In re COLLECTOR OF CUSTOMS, (SHERMAN et aI., Importers.)
(Cireuit Court of Appeals, Second Circuit. April 18, 1893.)
CUS"'O\fS DUTIES-POWEIlS OF BOARD m' Arl'IlAIsERS.
The board of general appraisers cannot go out8ide of the protest of the importer against an a8se8sment by the eol1ector, and find that the imported gOOd8 are dutiable as a class other than that specified in the protest. 49 Fed. Uep. 224, affirmed.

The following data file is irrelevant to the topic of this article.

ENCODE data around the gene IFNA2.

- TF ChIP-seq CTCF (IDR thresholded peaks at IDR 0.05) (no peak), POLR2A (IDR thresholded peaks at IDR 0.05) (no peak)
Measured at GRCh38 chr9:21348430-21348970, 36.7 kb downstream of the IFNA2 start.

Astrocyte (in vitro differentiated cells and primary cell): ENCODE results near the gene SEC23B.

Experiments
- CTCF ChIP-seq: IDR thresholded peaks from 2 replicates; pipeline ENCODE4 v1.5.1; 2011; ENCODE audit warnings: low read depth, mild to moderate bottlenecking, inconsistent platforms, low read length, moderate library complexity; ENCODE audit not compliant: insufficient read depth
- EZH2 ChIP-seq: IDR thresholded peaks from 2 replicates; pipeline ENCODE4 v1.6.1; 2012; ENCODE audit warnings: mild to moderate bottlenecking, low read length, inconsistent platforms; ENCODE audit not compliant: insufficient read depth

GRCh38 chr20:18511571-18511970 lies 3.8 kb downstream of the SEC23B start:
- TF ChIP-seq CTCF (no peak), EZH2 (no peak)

Appeal from the Circuit Court of the United States for the Southern District of New York. Sherman, Cecil & Co. protested against an assessment by the collector of the port of New York. 'fhe protest was sustained by the board of general appraisers. Their decision was reversed by the circuit court, (49 FE'd. Rep. 224,) and the protestants appeal. Affirmed. vVm. Forse Scott, for appellants. Thos. Greenwood, Asst. U. S. Atty. Before WALLACE anti SHIPMAN, Circuit Judges. WALLACE, Circuit ,Tndge. This is an appeal from a judgment of the circuit court reversing a decision of the board of general appraisers. October 6, 1890, the appellants imported into the port of New York certain nWl'chandise, which was classified for duty and duty exacted thereon by the collector of eustoms at the rate of 60 per centum ad valorem, as "textile fabrics, embroidered by hand or machinery," under naragraph 373 of the tariff aet of October 1, 1890. The importer!", being dissatisfied with the elassification, within 10 days after the liquidation of duties protested, ting forth in their notice, al'J the reason for their objection to the decision of the collector, that the merchandise should have been classified "under Sclwdule I, paragraph 346, as cotton doth, bleaehed, eounting over one hundred threads, and under one hundred and fifty threads, to the square inch, valued at over 10 cents per sq,Iare yard, and subjected to duty at 40 per eentum ad valoI·em." 'The board of general after hearing testimony, decided that the merchandise was not "textile fabrics, embroidered by hand or machinery," and b".d therefore been improperly classified for duty; that it was not "cotton cloth, bleached, countIng over one hundred threads, and unn.er one hundred and fifty tll1;eads, to the square inch, and valued at OVd 10 cents per square yard," as claimed by the importers; and that it was a "manufacture of cotton not specially provided for," dutiable, under paragraph 355 of the same t<lriff act, at 40 per centum ad valorem. They accordingly ordered a reliquidation of the entry. From that decision the collector a.ppealed to the circuit court. At the hearing in the circuit conrt importers moved for leave to amend their protest so that it might accord with the deeision of the board of general appraisers, by stating as an additional objection to the decision of the collept, or tha.t the merchandise should have been classified as a "man-